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I have a line that i want to split into three parts:

line4 = 'http://www.example.org/lexicon#'+synset_offset+' http://www.monnetproject.eu/lemon#gloss '+gloss+''

The variable gloss contains full sentences, which I dont want to be split. How do I stop this from happening?

The final 3 split parts should be:

'http://www.example.org/lexicon#'+synset_offset+'

http://www.monnetproject.eu/lemon#gloss

'+gloss+''

after running triple = line4.split()

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If you know there are exactly three parts, you can use split()'s maxsplit argument. –  raymonad Jun 17 '13 at 16:04
    
would that split it at the first 3 whitespaces it encounters? say if the +gloss+ was "an overwhelming number or amount" would that be left unsplit? –  Johnnerz Jun 17 '13 at 16:06
    
Try splitting on # instead of whitespace. –  Burhan Khalid Jun 17 '13 at 16:17
    
The definition of line4 isn't valid Python... what were you trying to type? –  2rs2ts Jun 17 '13 at 16:25
    
is that not right? does it still work or is it bad practise? reasonably new to python so i dont know this –  Johnnerz Jun 18 '13 at 8:30
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3 Answers 3

up vote 2 down vote accepted

I'm struggling to understand, but why not just create a list to start with:

line4 = [
    'http://www.example.org/lexicon#' + synset_offset,
    'http://www.monnetproject.eu/lemon#gloss',
    gloss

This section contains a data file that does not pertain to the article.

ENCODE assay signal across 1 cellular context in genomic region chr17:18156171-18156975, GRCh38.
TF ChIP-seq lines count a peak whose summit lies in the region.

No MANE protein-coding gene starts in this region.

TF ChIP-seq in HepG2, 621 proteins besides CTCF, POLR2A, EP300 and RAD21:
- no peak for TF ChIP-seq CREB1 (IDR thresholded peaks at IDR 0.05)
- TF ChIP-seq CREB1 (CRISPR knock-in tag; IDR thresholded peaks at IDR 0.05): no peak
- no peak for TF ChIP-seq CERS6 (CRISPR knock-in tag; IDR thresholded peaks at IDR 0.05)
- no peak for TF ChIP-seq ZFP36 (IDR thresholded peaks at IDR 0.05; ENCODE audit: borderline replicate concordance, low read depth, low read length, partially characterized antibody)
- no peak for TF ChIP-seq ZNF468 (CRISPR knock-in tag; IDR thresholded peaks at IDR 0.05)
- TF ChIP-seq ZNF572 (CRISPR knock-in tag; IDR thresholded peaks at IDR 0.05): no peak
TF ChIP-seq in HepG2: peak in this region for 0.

]

Simplified example - instead of joining them all together, then splitting them out again, just join them properly in the first place:

a = 'hello'
b = 'world'
c = 'i have spaces in me'

d = ' '.join((a,b,c)) # <- correct way
# hello world i have spaces in me
print ' '.join(d.split(' ', 2)) # take joined, split out again making sure not to split `c`, then join back again!?
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Sorry, I am putting these three into Turtle format for RDF and the only way the RDFlib will read it is like this –  Johnnerz Jun 17 '13 at 16:07
1  
@Johnnerz okay, then just ' '.join(line4) afterwards so they're space separated - just seems daft to join them all together, then split them out again... –  Jon Clements Jun 17 '13 at 16:08
    
oh ok that makes sense! ill try that! –  Johnnerz Jun 17 '13 at 16:09
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If they are all begin with "http" you could split them using http as delimiter, otherwise you could do two steps:

First extract the first url from the string by using the space or http as firstSplit=line4.split(' ', 1)

firstString= firstSplit.pop(0) -> pop the first url
secondSplit =firstSplit.join() -> join the rest
secondSplit[-1].split('lemon#gloss') ->splits the remaining two
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>>> synset_offset = "foobar"
>>> gloss = "This is a full sentence."
>>> line4 = 'http://www.example.org/lexicon#'+synset_offset+' http://www.monnetproject.eu/lemon#gloss '+gloss
>>> import string
>>> string.split(line4, maxsplit=2)
['http://www.example.org/lexicon#foobar', 'http://www.monnetproject.eu/lemon#gloss', 'This is a full sentence.']

Not sure what you're trying to do here. If in general you're looking to avoid splitting a keyword, you should do:

>>> string.split(line:line.index(keyword)) + [line[line.index(keyword):line.index(keyword)+len(keyword)]] + string.split(line[line.index(keyword)+len(keyword):])

If the gloss (or whatever keyword part) of the string is the end part, that slice will just be an empty string ''; if that is the case, don't append it, or remove it if you do.

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